30 Jan Getting divorced – Should I leave the family home?
This is a question I often get asked. It is difficult to continue living in the same property once one of you has decided they want a divorce and so often people chose to leave to avoid the difficult atmosphere.
The information below applies where the family home is jointly owned by you both or is solely owned by one of you. If you are being subjected to domestic abuse then your safety is paramount, if this is the case you should seek advice straight away about how to safeguard yourself from further abuse.
Jointly owned family home
By jointly owning the property, regardless of being married, this gives you both the right to live at the property, you therefore do not have to leave the family home until you are ordered to do so by a court order, although this does not mean that you cannot leave the family home earlier if you feel that is the right decision for you. However, before you make a decision you should seek legal advice because once you’ve left the home, your spouse may make it difficult for you to return to the home, even if they should not do so.
Family home solely owned by one of you
If your spouse solely owns the property, then due to you still being married you have a right to live at the property, you do not therefore have to leave the home until you are ordered to do so by a court order. You should register a Home Rights Notice at the Land Registry against the home to protect your interest in the property. The financial matters will need to be resolved by a financial consent order before Decree Absolute in the divorce proceedings is obtained.
Reasons to remain living at the family home
It is normally advisable to continue living in the family home until a decision is reached about what is to happen to it long term. Once an agreement is reached this should be recorded in a financial consent order and submitted to court for consideration by a judge, alongside the divorce proceedings. The financial order once approved and the divorce is finished will set out what is to happen to the family home.
- Some of the reasons why it is advisable to continue living at the family home are:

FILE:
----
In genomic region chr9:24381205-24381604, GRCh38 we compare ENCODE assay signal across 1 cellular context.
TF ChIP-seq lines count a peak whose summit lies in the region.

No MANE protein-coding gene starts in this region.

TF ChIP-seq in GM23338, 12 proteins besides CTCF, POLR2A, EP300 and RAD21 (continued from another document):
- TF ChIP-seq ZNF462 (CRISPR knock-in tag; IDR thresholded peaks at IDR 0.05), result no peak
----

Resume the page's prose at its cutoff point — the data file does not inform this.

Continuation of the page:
On a practical level, the finances of you and your spouse may not stretch to paying for the family home and a new place for you to live. Even if you are the one to leave the family home you may still have ongoing responsibilities towards the running costs of the family home, to maintaining your spouse or the children. You may struggle to pay for those costs and maintenance on top of the cost of living elsewhere;
- If it is decided that the family home is to be sold it is easier to make sure the property is marketed, presented well for viewings and that the sale progresses if you are living in the property;
- You may find it difficult to retrieve items from the family home once you’ve left;
- You will find it easier to organise a valuation of the home, which may be needed if you are living in the property;
- While both of you are living in the family home there will be more incentive for both of you to resolve the financial matters, to include what is to happen to the family home;
- If you have children living at the family home then it will be easier to maintain a relationship with them while living at the family home, until it is decided who they will live with and whether the family home is to be sold or kept as a home by one of you. By leaving the family home and leaving the children living at the family home with your spouse, this may affect your application to have the children live with you if you later decide that is what you would like to happen.
- There may be tax implications for you if you leave the home upon it eventually being sold or transferred.
- If the home is solely owned by your spouse and you move out, if Decree Absolute is granted in the divorce proceedings you may lose your right to return to live in the family home.
There are a lot of factors to consider before making a decision about whether to stay or go. Please contact me, Genette Gale (Family Solicitor and Collaborative Lawyer), for further advice if you are separating or divorcing. It is always best to get legal advice, at the start, even if you hope to reach an agreement with your spouse, this way you will be clear about what your rights are and what the court will expect from both of you. It can also help avoid misunderstandings. You can call me on 01747 852377 or email me firstname.lastname@example.org
The information in this article was correct at the time of writing on 30 January 2019, the law and rules are constantly changing and so you should ensure that you obtain up to date advice from your solicitor. Also, your situation may involve complexities or facts which may mean the information set out above may not apply to your particular circumstances.